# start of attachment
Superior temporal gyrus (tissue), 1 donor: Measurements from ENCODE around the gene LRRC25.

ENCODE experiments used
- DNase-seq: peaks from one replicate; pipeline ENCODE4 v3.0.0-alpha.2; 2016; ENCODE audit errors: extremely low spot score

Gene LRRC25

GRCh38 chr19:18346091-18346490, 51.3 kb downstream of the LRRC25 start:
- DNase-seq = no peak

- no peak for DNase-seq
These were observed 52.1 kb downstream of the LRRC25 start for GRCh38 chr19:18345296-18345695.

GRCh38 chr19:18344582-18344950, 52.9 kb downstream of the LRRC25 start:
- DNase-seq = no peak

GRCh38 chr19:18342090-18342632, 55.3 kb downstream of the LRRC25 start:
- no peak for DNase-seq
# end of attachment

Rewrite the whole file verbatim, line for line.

Superior temporal gyrus (tissue), 1 donor: Measurements from ENCODE around the gene LRRC25.

ENCODE experiments used
- DNase-seq: peaks from one replicate; pipeline ENCODE4 v3.0.0-alpha.2; 2016; ENCODE audit errors: extremely low spot score

Gene LRRC25

GRCh38 chr19:18346091-18346490, 51.3 kb downstream of the LRRC25 start:
- DNase-seq = no peak

- no peak for DNase-seq
These were observed 52.1 kb downstream of the LRRC25 start for GRCh38 chr19:18345296-18345695.

GRCh38 chr19:18344582-18344950, 52.9 kb downstream of the LRRC25 start:
- DNase-seq = no peak

GRCh38 chr19:18342090-18342632, 55.3 kb downstream of the LRRC25 start:
- no peak for DNase-seq